The VAD center may consider application of splint taped over the driveline at area of concern if a visible anomaly is noted and should advise the patient to limit mobility if positional changes prompt alarms. It is important to contact the VAD device company representative to have a technician potentially flown to the VAD site to assess the driveline for repair. The technician will be able to isolate, which wire or wires are fractured if readily identifiable. This may be more challenging if the alarms were intermittent and it is unknown which positions prompt alarms.

If a fracture exists in the external part of the driveline, the driveline will be transferred beyond the area of discontinuity one wire at a time to a new driveline. If an internal fracture exists, the patient may require pump exchange or an ungrounded cable, which mimics battery support but allows patients to use wall power. It is important to remember that an ungrounded cable only “band-aids” the issue and does not correct the shielding defect or fracture. Rather, it eliminates the grounding effect of AC power. Our center has a few patients that have safely been maintained on ungrounded cables for years. It is important that the patient brings the ungrounded cable with them for any clinic visits or for rehospitalization as they cannot safely use a grounded cable that other VAD patients use.

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Limitations

This study has several important limitations that need to be acknowledged. Although the data were prospectively collected, it was retrospectively analyzed and, as such, possesses the inherent bias that is associated with this study design. This is basically a descriptive study with small number of events and firm conclusions may not be able to be drawn from this dataset. Offsetting these limitations is the fact that this is a large, multiinstitutional experience.

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Summary

In summary, we demonstrate a low incidence of percutaneous lead fracture after HeartMate II implantation and excellent durability after driveline repair with uniform patient survival. The majority of lead fractures are amenable repair with a minority requiring device exchange or cardiac transplantation.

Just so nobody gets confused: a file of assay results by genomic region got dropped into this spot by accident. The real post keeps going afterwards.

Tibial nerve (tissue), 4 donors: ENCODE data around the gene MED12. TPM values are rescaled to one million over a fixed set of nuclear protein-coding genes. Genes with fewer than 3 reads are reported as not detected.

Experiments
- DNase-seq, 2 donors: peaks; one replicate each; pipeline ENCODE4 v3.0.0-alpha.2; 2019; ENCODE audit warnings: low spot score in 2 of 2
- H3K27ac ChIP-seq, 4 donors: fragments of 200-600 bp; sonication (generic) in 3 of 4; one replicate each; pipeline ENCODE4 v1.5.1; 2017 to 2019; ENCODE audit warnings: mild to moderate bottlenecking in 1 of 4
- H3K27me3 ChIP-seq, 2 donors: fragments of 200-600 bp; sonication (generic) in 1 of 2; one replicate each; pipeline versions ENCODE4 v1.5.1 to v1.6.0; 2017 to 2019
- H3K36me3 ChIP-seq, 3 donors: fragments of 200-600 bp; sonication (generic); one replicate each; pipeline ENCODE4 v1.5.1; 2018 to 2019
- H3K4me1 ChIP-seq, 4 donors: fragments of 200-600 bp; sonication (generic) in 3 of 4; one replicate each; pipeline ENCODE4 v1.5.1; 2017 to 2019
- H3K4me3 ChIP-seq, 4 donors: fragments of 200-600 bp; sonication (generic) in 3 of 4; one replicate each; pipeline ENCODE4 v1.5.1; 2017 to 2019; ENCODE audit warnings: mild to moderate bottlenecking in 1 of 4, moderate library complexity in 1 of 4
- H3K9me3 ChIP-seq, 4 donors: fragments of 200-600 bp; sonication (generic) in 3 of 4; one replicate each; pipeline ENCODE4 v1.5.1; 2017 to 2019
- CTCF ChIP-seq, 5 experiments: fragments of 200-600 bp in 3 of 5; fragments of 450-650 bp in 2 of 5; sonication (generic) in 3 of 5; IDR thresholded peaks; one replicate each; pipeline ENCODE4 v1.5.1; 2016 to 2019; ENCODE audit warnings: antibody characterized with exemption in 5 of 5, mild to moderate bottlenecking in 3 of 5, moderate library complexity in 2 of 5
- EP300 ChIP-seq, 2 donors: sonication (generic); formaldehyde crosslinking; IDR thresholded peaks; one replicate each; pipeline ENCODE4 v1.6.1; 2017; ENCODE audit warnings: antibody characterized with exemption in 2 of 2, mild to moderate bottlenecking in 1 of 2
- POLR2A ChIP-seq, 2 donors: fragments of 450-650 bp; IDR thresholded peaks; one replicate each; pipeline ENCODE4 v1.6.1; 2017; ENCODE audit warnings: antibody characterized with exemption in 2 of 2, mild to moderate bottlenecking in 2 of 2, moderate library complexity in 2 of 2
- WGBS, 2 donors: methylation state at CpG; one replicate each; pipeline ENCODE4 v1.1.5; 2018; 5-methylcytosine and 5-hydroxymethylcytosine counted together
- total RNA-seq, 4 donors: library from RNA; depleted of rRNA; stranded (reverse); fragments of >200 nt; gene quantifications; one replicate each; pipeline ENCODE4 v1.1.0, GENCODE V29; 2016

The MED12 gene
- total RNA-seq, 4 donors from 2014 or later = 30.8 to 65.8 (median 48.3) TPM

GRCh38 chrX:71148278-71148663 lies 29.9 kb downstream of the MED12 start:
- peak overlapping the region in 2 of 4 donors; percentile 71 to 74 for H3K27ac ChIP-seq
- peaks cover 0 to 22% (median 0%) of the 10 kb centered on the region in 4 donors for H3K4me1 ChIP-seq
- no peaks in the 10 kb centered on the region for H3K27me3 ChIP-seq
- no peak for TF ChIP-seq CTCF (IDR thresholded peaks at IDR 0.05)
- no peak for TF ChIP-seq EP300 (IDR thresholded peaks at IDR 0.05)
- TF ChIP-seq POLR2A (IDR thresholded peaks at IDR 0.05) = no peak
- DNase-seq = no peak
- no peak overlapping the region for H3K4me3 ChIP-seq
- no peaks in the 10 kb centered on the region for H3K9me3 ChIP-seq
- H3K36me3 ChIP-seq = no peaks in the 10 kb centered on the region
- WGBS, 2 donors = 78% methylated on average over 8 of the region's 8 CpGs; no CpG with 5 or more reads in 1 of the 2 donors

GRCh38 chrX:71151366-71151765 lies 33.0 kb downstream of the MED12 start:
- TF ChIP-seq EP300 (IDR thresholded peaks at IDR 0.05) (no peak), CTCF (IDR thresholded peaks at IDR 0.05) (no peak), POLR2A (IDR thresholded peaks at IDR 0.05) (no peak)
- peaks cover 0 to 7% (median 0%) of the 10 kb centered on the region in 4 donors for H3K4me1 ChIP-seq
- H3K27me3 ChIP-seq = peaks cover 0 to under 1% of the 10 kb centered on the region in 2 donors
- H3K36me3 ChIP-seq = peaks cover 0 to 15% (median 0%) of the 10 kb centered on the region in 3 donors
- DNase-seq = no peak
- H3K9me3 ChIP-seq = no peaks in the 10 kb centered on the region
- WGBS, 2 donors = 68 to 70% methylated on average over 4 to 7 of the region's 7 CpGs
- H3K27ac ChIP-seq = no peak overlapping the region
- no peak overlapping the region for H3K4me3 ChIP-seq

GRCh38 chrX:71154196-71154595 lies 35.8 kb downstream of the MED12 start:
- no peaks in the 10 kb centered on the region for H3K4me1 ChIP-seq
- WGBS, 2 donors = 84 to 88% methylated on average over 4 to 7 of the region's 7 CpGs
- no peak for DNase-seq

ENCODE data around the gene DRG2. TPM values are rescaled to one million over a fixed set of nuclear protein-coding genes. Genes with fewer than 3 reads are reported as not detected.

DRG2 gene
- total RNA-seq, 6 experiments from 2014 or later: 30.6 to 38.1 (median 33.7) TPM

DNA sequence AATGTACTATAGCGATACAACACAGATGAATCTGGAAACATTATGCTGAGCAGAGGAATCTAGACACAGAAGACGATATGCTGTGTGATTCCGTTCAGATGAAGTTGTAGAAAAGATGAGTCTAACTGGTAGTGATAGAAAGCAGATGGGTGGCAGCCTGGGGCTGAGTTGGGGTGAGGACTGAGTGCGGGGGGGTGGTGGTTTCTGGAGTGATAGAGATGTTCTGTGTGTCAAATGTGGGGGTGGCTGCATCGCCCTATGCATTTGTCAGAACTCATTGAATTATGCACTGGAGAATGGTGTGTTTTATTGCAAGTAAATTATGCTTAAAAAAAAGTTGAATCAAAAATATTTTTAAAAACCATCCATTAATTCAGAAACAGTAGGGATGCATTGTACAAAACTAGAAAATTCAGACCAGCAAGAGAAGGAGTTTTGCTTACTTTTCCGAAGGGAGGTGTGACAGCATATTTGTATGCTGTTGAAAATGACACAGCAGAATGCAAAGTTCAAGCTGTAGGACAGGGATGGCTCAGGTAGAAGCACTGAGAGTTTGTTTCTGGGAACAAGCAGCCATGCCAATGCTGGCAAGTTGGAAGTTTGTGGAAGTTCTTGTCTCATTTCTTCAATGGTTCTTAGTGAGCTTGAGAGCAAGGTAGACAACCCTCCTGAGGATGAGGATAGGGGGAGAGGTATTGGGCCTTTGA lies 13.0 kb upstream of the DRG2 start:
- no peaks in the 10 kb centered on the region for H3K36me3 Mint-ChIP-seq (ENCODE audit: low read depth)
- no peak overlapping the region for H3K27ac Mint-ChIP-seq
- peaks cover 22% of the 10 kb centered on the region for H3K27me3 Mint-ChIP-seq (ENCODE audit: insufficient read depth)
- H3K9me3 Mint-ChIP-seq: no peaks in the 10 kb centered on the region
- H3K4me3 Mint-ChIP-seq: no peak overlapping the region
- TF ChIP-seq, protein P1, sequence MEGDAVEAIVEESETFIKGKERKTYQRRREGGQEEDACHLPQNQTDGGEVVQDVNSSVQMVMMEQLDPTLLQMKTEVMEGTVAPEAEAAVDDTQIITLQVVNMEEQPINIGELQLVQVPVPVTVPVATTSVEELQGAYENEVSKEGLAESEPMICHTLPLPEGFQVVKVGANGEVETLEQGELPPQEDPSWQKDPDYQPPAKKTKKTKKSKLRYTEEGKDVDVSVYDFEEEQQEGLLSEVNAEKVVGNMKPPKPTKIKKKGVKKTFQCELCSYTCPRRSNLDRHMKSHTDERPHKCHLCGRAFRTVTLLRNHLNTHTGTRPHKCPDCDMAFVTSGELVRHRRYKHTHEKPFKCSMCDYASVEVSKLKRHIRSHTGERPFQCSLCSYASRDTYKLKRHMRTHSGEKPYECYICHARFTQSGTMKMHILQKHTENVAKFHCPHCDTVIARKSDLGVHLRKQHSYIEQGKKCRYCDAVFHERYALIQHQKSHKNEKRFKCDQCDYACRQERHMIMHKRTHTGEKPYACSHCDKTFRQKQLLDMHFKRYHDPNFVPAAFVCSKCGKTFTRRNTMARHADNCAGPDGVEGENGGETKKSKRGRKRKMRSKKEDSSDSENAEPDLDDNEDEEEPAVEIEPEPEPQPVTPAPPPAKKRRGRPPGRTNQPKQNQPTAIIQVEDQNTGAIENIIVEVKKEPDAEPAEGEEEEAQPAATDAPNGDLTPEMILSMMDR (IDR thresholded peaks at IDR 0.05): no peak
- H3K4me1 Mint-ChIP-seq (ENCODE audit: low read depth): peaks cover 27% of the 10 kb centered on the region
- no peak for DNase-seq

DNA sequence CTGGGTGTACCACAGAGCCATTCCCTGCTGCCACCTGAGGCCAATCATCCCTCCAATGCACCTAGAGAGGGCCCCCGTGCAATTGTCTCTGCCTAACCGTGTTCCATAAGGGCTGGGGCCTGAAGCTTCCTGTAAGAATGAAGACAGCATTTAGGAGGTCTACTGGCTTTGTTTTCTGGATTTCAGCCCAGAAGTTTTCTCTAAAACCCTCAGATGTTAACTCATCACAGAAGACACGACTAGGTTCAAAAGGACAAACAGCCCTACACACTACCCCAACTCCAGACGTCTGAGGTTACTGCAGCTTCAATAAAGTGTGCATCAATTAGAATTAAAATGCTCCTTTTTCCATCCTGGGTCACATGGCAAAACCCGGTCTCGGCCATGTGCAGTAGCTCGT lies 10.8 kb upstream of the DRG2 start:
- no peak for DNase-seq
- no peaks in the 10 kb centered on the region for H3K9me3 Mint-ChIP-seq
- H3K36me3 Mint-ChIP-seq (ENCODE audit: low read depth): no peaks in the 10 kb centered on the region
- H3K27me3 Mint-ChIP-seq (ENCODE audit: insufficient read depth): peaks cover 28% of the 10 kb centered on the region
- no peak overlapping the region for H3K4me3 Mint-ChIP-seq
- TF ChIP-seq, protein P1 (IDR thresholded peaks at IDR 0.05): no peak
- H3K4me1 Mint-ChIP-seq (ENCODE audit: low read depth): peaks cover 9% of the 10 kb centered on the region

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References

1. Slaughter MS, Rogers JG, Milano CA, et al; HeartMate II Investigators: Advanced heart failure treated with continuous-flow left ventricular assist device. N Engl J Med 2009.361: 2241–2251.
2. Park SJ, Milano CA, Tatooles AJ, et al; HeartMate II Clinical Investigators: Outcomes in advanced heart failure patients with left ventricular assist devices for destination therapy. Circ Heart Fail 2012.5: 241–248.
3. Sundareswaran KS, Reichenbach SH, Masterson KB, Butler KC, Farrar DJ. Low bearing wear in explanted HeartMate II left ventricular assist devices after chronic clinical support. ASAIO J 2013.59: 41–45.
4. Moazami N, Milano CA, John R, et al; HeartMate II Investigators: Pump replacement for left ventricular assist device failure can be done safely and is associated with low mortality. Ann Thorac Surg 2013.95: 500–505.
5. Kalavrouziotis D, Tong MZ, Starling RC, et al. Percutaneous lead dysfunction in the HeartMate II left ventricular assist device. Ann Thorac Surg 2014.97: 1373–1378.
6. Jafar M, Gregoric ID, Radovancevic R, Cohn WE, McGuire N, Frazier OH. Urgent exchange of a HeartMate II left ventricular assist device after percutaneous lead fracture. ASAIO J 2009.55: 523–524.
7. Cubillo EI 4th, Weis RA, Ramakrishna H. Emergent reconnection of a transected left ventricular assist device driveline. J Emerg Med 2014.47: 546–551.
8. Shah KB, Volman RA, Harton S, Tang DG, Kasirajan V. Fracture of the total artificial heart pneumatic driveline after transition to the portable driver. J Heart Lung Transplant 2013.32: 1041–1043.
9. Spiliopoulos S, Tenderich M, Guersoy D, Dogan G, Koerfer R, Tenderich G. Repair of left ventricular driveline tear in a SynCardia-total artificial heart patient. J Cardiothorac Surg 2014.9: 7.
10. Perez Caminero MV, Chaparro S. A case of intraoperative outer sheathing damage causing leaking of blood inside the left ventricular assist device driveline. JACC 2014.63: A666.
Keywords:

Driveline; driveline fracture; mechanical circulatory support